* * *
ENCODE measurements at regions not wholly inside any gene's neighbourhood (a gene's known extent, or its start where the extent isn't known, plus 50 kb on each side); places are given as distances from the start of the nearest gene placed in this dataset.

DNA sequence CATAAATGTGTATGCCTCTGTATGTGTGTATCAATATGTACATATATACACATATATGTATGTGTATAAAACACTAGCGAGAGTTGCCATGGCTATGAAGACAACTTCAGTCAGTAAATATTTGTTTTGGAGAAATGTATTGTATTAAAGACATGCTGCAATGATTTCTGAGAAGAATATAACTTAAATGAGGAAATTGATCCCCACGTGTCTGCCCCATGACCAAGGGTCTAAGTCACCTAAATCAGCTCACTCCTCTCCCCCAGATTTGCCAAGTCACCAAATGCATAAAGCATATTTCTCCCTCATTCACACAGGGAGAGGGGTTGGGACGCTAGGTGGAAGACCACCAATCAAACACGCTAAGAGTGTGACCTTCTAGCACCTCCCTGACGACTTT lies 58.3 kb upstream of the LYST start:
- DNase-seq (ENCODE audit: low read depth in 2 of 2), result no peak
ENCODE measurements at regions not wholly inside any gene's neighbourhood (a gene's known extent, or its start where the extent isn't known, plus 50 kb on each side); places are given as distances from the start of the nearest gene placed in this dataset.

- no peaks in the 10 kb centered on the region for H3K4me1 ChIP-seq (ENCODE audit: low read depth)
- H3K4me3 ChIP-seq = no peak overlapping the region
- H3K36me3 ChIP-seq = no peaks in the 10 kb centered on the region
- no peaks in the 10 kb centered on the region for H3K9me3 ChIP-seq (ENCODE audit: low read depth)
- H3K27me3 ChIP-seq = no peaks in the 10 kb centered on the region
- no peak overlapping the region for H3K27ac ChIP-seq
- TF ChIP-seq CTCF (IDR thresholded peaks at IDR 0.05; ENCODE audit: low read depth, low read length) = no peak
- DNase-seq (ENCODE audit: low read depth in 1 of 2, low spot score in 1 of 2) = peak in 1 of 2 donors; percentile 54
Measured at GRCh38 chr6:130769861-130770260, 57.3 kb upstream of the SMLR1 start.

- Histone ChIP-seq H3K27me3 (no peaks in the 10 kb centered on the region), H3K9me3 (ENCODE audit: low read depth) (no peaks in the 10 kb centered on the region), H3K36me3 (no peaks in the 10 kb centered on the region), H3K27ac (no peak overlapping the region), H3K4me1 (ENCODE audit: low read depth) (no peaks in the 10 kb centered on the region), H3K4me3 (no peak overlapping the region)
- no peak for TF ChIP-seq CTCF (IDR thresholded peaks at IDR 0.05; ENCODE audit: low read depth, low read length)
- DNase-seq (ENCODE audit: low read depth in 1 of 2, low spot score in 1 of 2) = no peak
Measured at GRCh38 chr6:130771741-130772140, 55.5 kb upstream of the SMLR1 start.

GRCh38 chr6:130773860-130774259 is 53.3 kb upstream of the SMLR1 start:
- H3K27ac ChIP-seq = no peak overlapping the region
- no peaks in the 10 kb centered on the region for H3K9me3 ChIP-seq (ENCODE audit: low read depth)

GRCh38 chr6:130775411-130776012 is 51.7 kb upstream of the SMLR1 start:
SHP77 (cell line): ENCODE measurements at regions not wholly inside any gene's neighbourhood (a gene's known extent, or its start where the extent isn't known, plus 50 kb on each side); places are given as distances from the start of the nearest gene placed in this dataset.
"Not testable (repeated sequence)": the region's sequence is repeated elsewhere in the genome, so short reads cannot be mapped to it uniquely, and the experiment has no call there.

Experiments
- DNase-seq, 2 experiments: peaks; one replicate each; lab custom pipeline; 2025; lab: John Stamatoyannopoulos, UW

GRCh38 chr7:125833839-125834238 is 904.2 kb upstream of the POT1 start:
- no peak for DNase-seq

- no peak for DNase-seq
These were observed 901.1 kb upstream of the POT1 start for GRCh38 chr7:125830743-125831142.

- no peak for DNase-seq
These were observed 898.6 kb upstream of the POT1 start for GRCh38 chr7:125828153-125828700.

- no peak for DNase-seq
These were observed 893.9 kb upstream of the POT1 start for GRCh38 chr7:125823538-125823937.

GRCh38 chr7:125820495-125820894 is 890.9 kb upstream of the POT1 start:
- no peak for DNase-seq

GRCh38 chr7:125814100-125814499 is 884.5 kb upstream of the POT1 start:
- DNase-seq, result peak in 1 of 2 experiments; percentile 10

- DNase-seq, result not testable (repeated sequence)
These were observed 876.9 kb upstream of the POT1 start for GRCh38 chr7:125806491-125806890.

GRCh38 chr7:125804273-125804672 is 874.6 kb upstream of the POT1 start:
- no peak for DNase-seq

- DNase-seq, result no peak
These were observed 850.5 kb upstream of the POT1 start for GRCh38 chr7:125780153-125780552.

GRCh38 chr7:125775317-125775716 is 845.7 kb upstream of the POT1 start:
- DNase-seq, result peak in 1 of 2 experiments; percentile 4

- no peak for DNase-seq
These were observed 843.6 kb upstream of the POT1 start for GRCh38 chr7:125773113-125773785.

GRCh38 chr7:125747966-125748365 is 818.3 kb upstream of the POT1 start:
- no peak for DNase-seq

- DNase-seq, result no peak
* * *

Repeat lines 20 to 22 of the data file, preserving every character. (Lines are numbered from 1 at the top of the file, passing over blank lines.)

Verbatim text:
- no peaks in the 10 kb centered on the region for H3K9me3 ChIP-seq (ENCODE audit: low read depth)

GRCh38 chr6:130775411-130776012 is 51.7 kb upstream of the SMLR1 start:
SHP77 (cell line): ENCODE measurements at regions not wholly inside any gene's neighbourhood (a gene's known extent, or its start where the extent isn't known, plus 50 kb on each side); places are given as distances from the start of the nearest gene placed in this dataset.